Managing Expectations As The S&P 500 Tumbles

James Picerno profile picture
James Picerno
5.55K Followers

Summary

  • The US stock market is sliding in what may or may not presage an extended decline.
  • Whatever unfolds in the weeks and months ahead, the first order of business is recognizing that we’ve been here before by putting the current correction into historical perspective.
  • There’s nothing new under the sun for market corrections, but it can appear otherwise if you’re overwhelmed with recency bias.

Financial, stock exchange charts at digital display

sankai/iStock via Getty Images

The US stock market is sliding in what may or may not presage an extended decline. Whatever unfolds in the weeks and months ahead, the first order of business is recognizing that we’ve been here before by putting the current correction into historical perspective. There’s nothing new under the sun for market corrections, but it can appear otherwise if you’re overwhelmed with recency bias.

Let’s start by showing that the S&P 500 Index has fallen to levels last seen in March 2021. Painful, but hardly extreme relative to the market’s epic gains in recent years.

S&P 500 large cap index

S&P 500 large cap index (Author)

Nonetheless, let’s not dismiss the fact that the current drawdown is no longer a garden-variety pullback. The current S&P 500 drawdown is roughly -18%, which is deep enough so that it’s no longer accurate to label it noise.

S&P 500 drawdown history

S&P 500 drawdown history (Author)

Another way to put the current slide into perspective is by looking at rolling one-year returns (252 trading days). On that basis, the current correction (a 4.4% year-over-year drop) is also looking deeper than usual.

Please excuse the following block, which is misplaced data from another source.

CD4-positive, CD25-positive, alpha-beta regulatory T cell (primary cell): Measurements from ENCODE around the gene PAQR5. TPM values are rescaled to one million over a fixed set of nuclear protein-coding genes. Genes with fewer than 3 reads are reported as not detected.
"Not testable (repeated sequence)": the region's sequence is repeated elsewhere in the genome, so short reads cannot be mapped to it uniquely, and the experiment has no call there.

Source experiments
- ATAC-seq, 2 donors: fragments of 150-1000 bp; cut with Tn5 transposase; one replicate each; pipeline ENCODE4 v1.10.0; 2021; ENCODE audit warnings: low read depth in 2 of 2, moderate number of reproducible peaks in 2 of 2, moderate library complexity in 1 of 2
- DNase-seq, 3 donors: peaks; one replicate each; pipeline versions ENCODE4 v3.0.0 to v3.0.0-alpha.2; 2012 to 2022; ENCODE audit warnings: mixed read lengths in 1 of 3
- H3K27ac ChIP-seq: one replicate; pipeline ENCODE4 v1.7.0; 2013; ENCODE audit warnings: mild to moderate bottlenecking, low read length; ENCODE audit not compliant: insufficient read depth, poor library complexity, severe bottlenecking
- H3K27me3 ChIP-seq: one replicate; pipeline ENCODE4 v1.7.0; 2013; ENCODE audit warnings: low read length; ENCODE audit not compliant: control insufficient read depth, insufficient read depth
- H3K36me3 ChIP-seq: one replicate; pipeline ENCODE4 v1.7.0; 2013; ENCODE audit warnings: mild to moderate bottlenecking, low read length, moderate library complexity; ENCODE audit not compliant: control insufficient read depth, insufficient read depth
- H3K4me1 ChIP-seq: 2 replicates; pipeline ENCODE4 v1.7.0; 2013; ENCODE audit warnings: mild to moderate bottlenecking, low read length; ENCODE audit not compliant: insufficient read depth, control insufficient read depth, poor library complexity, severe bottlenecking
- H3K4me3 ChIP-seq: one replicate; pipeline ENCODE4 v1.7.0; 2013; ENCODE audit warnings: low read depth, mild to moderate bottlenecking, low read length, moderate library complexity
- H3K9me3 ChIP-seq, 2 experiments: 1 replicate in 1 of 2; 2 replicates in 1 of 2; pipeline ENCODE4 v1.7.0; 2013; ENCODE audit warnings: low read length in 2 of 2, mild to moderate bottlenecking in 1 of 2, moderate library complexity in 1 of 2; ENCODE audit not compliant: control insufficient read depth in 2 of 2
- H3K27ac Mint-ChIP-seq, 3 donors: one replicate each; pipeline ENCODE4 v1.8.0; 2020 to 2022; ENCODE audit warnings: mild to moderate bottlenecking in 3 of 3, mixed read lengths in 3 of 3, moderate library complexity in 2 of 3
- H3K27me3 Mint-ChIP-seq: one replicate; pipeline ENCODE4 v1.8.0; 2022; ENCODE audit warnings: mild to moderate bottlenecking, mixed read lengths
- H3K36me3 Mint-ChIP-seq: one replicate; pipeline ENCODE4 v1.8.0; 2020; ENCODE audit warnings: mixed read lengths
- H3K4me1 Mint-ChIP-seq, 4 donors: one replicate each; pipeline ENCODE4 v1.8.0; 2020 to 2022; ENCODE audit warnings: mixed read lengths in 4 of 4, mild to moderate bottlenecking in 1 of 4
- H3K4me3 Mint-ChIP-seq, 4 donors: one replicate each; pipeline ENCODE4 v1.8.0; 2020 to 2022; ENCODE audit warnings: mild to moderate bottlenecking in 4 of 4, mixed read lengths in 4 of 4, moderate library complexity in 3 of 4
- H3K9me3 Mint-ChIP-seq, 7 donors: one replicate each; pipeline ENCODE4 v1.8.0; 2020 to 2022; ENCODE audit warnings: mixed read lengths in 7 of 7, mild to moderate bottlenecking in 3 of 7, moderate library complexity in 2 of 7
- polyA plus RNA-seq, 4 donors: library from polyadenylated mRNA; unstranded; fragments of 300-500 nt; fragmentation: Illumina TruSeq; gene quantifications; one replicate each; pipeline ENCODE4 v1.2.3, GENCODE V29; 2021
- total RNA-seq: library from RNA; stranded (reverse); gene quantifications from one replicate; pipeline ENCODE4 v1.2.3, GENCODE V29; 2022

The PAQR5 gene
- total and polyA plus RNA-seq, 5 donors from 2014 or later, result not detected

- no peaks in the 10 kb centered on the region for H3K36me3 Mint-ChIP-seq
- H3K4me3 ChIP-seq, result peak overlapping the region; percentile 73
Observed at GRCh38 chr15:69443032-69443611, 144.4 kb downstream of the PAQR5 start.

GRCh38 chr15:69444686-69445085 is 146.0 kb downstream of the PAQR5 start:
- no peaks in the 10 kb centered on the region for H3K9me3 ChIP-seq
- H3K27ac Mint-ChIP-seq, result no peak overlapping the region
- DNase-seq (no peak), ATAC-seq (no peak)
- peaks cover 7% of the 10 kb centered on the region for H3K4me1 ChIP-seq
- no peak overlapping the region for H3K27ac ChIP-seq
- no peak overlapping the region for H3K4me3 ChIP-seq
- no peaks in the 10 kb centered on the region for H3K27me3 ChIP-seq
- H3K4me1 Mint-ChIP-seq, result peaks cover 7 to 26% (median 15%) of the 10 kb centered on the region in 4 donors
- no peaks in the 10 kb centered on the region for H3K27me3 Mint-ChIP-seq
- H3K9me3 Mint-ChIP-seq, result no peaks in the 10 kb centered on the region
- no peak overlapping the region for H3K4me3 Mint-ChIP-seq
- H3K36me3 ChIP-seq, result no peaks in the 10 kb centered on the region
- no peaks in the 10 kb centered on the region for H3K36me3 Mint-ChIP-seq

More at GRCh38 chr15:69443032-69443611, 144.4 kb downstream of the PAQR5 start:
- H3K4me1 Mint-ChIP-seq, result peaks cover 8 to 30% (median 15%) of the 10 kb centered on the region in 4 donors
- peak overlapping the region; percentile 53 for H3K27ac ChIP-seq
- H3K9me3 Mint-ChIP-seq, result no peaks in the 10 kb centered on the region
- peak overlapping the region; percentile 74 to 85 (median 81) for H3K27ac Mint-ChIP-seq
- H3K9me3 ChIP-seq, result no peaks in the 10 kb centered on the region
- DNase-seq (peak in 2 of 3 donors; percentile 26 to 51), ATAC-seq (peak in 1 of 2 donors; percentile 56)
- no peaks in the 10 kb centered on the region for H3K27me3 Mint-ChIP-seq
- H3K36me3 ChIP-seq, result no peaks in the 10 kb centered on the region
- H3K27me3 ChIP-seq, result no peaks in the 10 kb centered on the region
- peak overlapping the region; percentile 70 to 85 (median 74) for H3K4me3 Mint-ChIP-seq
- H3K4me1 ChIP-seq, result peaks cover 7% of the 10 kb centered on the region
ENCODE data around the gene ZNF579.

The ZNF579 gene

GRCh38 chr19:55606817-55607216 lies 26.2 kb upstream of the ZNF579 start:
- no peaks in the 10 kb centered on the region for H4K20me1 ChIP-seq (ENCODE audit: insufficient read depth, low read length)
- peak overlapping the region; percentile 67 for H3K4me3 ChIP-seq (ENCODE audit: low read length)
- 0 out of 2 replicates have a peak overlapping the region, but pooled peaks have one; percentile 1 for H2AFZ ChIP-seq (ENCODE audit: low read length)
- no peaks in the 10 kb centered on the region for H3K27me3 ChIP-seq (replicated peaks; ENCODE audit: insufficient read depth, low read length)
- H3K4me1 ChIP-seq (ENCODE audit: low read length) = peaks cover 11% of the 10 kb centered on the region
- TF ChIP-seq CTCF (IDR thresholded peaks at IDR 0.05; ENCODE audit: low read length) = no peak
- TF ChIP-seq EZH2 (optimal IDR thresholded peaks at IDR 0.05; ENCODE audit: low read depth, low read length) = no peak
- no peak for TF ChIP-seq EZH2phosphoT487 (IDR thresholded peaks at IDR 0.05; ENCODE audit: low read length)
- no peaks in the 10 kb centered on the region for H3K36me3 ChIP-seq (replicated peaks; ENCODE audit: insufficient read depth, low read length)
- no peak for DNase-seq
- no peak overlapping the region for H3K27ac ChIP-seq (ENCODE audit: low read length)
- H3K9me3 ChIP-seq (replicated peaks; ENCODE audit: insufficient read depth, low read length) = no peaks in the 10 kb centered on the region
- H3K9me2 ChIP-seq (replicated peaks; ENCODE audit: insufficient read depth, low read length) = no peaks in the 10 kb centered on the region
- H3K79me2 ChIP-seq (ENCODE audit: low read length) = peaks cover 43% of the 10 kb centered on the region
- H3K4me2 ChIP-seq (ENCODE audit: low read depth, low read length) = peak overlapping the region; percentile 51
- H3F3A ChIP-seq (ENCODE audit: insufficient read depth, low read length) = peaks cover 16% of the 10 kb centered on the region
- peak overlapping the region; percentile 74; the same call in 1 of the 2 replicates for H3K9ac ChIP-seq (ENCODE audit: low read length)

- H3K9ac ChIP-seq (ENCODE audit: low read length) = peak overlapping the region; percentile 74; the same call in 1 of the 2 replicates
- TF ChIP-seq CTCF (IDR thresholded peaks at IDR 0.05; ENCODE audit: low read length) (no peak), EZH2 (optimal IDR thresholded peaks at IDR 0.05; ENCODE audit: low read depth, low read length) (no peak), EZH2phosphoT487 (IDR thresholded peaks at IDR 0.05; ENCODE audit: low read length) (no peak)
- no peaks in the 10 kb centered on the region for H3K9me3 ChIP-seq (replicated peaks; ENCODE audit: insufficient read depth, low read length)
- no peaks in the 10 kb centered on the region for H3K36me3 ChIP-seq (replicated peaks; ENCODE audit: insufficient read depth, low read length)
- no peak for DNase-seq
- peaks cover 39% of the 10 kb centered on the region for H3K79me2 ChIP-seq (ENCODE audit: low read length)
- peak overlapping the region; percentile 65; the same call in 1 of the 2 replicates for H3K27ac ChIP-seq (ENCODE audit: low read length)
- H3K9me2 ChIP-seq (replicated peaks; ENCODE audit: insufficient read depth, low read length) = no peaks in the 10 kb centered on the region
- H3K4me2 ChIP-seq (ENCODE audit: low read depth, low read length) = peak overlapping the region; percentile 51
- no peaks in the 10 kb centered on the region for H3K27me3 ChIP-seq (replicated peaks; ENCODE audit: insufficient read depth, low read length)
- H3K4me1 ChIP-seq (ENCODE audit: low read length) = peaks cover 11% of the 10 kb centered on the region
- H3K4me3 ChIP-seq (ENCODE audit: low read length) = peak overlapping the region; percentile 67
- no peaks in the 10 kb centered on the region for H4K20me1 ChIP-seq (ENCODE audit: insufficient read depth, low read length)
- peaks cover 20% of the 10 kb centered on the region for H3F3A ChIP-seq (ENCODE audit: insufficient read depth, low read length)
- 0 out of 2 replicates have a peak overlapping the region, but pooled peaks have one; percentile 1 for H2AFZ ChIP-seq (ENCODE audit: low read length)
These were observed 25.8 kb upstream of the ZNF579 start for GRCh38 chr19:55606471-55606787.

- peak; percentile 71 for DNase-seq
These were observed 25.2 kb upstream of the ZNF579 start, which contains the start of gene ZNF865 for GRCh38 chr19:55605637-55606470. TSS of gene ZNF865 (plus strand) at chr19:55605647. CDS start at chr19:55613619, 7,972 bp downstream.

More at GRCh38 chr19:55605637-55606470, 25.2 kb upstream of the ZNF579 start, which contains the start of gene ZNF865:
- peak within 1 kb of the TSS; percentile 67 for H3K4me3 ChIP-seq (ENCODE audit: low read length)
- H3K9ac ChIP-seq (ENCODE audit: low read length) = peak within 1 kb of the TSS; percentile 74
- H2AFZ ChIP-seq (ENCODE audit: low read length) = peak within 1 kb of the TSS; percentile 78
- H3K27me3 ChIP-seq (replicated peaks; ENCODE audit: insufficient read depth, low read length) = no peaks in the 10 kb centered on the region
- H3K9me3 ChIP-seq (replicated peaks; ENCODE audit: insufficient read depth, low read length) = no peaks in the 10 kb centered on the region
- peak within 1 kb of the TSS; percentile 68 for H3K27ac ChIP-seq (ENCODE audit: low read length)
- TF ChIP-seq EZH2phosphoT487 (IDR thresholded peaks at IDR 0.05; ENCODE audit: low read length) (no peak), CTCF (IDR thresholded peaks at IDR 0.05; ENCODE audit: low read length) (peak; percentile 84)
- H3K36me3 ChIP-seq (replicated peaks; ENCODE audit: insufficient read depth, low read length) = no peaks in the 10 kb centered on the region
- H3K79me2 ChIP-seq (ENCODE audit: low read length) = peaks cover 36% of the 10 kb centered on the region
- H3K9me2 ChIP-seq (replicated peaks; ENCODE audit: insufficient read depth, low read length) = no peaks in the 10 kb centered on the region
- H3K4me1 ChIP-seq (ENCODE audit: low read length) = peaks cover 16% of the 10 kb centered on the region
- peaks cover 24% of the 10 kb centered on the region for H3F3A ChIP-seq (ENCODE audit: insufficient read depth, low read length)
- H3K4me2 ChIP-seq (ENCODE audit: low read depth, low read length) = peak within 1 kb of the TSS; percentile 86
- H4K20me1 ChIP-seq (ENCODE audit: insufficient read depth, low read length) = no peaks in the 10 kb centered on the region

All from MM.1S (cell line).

S&P 500 rolling one-year returns

S&P 500 rolling one-year returns (Author)

Putting the history of one-year returns into a boxplot offers a clearer view of the distribution history. The next chart shows that the current -4.4% change is below the interquartile range (gray box), which offers statistical support for labeling the decline deeper than usual.

Distribution of 1-year portfolio returns

Distribution of 1-year portfolio returns (Author)

At some point the selling will go too far, setting the market up for a substantial and perhaps sustained bounce. Deciding when that point is near is tricky because every correction/bear market is different and is subject to different catalysts.

Add in the perennial fact that the future’s always unclear and we have a fresh reminder that staying humble on forecasting is always relevant. On a purely statistical basis, however, the analytics above suggest that there’s still more than a trivial chance that the decline could worse before it gets better.

For another view, consider a proprietary index maintained by CapitalSpectator.com that measures so-called sentiment momentum, based on seven metrics (see here for details).

S&P 500 sentiment momentum

S&P 500 sentiment momentum (Author)

Here, too, we see that the market’s downside move, while relatively deep, may have further to go, if the deepest declines of the past two decades are a guide. That said, we may be nearing a point of maximum pain unless all hell breaks loose, which can’t be ruled out in the current environment.

At the same time, keep in mind that few previous selling waves have been as fierce as the current rout. That doesn’t mean it can’t get worse. But it’s becoming clear that the worst of the decline may be behind us in terms of the near-term outlook.

Original Post

Editor's Note: The summary bullets for this article were chosen by Seeking Alpha editors.

This article was written by

James Picerno profile picture
5.55K Followers
James Picerno is a financial journalist who has been writing about finance and investment theory for more than twenty years. He writes for trade magazines read by financial professionals and financial advisers. Over the years, he’s written for the Wall Street Journal, Barron’s, Bloomberg Markets, Mutual Funds, Modern Maturity, Investment Advisor, Reuters, and his popular finance blog, The CapitalSpectator. Visit: The Capital Spectator (www.capitalspectator.com)
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